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Is Coffee Bad for Cholesterol? What to Know!

a white ceramic cup with coffee

Given its enormous global popularity, researchers are conducting more studies on coffee and some of its more nuanced effects on the human body. Coffee has many health benefits, such as lowering the risk of type 2 diabetes, but it can have some negative consequences in excessive amounts.1

Caffeine is often cited as the reason behind coffee’s risks and adverse effects, but you may be surprised that caffeine isn’t what can negatively affect your cholesterol. Naturally occurring oils in coffee beans called diterpenes can raise cholesterol levels. However, this can be mediated by the brewing method and how much you drink.

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How Does Coffee Raise Your Cholesterol?

Two diterpenes, cafestol and kahweol, are responsible for marginally raising cholesterol levels when drinking coffee. They suppress your body’s mechanisms for processing cholesterol, letting it slightly accumulate in your body. These oils are more concentrated in cups of coffee made without a paper filter, such as Scandinavian boiled coffee, Turkish coffee, or French press coffee. A 2007 study found that drinking 4–6 cups of coffee every day brewed using the French press method raised cholesterol by 6–8%.

However, another study found that the risk depends on the brewing method. If you use a paper filter, there doesn’t seem to be an elevation in cholesterol levels, suggesting the oils are unable to pass through the filter and shouldn’t raise your cholesterol.

Another thing to consider is that five cups a day is a lot of coffee! Even if you’re concerned about your cholesterol, you should still be able to prepare your cup using the French Press method as long as you drink in moderation.

The FDA recommends that adults cap their caffeine intake at 400 mg. each day, which is no more than 4-6 cups of coffee at home. If you drink coffee at a restaurant, you’re probably getting a more highly caffeinated cup than you would from your kitchen.

a hand holding a cup of coffee
Image Credit: Merve Tülek, Pexels

Ways To Limit Your Cholesterol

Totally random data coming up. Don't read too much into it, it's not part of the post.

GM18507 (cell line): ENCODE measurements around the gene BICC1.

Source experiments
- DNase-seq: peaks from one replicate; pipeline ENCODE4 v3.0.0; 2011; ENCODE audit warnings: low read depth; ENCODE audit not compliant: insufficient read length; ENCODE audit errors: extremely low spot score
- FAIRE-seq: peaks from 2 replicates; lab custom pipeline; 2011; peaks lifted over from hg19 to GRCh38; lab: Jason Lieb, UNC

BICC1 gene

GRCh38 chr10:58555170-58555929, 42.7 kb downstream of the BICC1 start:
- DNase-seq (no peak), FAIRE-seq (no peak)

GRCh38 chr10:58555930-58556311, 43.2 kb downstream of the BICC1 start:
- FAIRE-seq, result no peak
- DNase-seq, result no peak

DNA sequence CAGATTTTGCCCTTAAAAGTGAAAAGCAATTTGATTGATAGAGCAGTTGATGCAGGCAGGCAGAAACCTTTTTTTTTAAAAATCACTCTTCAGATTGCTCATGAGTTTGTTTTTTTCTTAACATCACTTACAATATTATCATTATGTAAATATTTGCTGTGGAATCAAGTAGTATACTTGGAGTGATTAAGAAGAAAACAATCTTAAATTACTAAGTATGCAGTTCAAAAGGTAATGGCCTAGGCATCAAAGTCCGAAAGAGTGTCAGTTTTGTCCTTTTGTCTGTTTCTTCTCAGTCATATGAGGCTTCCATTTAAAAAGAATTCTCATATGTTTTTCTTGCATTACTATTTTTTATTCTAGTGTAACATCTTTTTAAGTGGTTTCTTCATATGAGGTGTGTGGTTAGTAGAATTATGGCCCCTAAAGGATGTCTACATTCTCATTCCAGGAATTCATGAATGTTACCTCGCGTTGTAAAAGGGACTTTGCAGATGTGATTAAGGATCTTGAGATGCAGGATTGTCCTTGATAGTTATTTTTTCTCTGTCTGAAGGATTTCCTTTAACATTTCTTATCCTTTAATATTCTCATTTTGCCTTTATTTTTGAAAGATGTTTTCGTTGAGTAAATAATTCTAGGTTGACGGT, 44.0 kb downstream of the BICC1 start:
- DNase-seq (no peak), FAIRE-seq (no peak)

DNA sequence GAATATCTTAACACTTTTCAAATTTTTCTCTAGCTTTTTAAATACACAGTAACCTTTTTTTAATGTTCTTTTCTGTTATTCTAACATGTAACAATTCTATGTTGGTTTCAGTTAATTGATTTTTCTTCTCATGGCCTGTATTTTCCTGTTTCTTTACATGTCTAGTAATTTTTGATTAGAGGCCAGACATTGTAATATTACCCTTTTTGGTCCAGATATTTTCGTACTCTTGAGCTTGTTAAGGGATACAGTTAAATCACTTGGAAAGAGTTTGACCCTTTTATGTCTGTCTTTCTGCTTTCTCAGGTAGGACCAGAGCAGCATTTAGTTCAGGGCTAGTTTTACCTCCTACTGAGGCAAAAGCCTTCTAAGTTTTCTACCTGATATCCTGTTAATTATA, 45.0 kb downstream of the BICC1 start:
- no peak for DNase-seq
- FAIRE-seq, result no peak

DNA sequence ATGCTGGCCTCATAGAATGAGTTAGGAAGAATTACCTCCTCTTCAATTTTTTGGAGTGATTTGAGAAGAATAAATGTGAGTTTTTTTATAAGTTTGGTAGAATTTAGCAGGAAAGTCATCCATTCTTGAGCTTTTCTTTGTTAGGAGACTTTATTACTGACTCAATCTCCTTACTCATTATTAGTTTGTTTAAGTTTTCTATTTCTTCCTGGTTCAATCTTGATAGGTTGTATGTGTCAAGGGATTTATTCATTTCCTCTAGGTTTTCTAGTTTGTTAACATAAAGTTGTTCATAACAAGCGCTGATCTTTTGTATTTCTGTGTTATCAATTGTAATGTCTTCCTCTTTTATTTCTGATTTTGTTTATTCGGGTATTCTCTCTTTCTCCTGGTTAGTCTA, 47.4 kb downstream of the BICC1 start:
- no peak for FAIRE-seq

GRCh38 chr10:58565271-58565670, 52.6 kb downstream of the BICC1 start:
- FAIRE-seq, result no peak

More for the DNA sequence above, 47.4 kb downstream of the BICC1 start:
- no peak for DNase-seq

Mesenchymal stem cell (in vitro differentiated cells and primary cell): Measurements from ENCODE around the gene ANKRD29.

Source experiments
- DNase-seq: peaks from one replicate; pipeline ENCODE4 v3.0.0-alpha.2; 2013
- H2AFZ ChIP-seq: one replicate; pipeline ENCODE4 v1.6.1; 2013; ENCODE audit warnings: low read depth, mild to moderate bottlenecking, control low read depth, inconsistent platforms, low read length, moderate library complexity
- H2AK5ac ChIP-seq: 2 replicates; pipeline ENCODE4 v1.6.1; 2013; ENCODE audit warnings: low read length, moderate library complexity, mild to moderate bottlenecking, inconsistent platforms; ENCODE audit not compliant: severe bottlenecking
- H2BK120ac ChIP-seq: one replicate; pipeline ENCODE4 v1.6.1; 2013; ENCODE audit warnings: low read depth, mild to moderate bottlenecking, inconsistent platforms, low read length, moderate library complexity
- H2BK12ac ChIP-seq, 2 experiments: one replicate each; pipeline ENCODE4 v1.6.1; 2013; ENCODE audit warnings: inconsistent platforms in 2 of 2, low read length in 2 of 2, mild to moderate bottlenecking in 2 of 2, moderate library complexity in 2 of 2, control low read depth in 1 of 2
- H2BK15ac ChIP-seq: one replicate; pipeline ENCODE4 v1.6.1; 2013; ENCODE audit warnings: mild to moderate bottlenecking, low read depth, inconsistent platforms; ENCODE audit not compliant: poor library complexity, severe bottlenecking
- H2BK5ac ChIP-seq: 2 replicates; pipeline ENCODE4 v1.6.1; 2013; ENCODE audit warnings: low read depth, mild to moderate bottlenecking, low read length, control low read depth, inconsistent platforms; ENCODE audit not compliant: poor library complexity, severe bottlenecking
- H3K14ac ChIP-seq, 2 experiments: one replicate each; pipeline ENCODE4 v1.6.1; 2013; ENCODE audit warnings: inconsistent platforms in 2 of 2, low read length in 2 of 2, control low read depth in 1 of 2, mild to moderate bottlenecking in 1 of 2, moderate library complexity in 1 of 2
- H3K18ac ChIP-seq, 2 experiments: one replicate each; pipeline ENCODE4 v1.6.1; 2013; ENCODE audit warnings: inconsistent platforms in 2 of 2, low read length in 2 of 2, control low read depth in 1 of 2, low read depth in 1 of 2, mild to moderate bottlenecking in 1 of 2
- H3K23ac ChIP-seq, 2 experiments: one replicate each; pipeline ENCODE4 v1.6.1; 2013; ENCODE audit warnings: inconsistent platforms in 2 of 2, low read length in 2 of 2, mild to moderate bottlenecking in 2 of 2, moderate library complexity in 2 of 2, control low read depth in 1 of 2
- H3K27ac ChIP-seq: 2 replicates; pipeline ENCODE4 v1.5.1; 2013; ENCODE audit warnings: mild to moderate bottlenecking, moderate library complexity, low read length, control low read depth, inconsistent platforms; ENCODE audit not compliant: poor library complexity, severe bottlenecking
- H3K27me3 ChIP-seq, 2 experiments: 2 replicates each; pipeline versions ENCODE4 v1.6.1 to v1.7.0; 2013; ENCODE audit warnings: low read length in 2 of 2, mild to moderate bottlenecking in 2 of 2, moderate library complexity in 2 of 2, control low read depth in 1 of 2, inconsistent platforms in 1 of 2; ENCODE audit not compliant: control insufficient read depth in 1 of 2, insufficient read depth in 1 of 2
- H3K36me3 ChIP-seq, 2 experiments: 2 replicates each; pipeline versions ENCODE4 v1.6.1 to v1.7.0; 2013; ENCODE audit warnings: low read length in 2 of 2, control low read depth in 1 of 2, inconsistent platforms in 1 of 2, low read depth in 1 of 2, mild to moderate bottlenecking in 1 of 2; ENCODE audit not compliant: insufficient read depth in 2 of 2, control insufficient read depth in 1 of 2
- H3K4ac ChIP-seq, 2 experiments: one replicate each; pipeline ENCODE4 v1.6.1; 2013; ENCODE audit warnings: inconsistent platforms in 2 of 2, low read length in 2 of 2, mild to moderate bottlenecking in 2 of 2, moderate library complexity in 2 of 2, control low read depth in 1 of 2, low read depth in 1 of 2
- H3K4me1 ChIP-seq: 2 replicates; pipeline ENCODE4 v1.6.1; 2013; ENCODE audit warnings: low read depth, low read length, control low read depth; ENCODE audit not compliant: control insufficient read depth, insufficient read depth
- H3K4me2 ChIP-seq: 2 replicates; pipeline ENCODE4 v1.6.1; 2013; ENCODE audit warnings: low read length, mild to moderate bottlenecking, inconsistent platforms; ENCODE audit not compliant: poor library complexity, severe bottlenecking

If you’re watching your cholesterol levels, remember that coffee beans aren’t the only ingredient in a specialty drink to watch out for. Animal products are high in fats, such as milk, and can also raise your cholesterol levels. Here are a few tips to make a heart-healthy cup of coffee that won’t spike your cholesterol:

  • Use an unbleached paper filter: The filter traps the diterpenes, not allowing them to travel into your cup. For a more health-conscious choice, opt for unbleached.
  • Drink it black—or at least skim: Whole-fat animal products such as heavy cream top the list of foods that elevate cholesterol levels.
  • Switch to plant-based milk: If you like an extra creamy cup, consider trading cow’s milk for a vegan option that doesn’t contain any cholesterol. Coconut and soy are the more indulgent choices to replace heavy cream; almond and oat milk are a little thinner and can replace whole or skim.

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Coffee may marginally raise your cholesterol levels, but the risk is greater if you don’t use a filter or drink more than four cups daily. The average adult drinking four cups per day or less shouldn’t see any more than slight changes in their cholesterol. You can also switch to plant-based milk or drink it black to protect against a cholesterol spike from dairy.

Featured Image Credit: Beyza Efe, Pexels



If there's a pencil and paper on her desk, Brooke Bundy has a cup of coffee (or tea) in her hand. Brooke worked in a coffee shop for three years while she finished her Bachelor's degree in Media Studies, and studied to be a writer. She met her future husband in the coffee shop where he lingered too long over deep conversations and dark roast coffee. Now they're happily married in New Orleans, LA, where they spend their free time exploring parks and cafes with their dog Tuggles.

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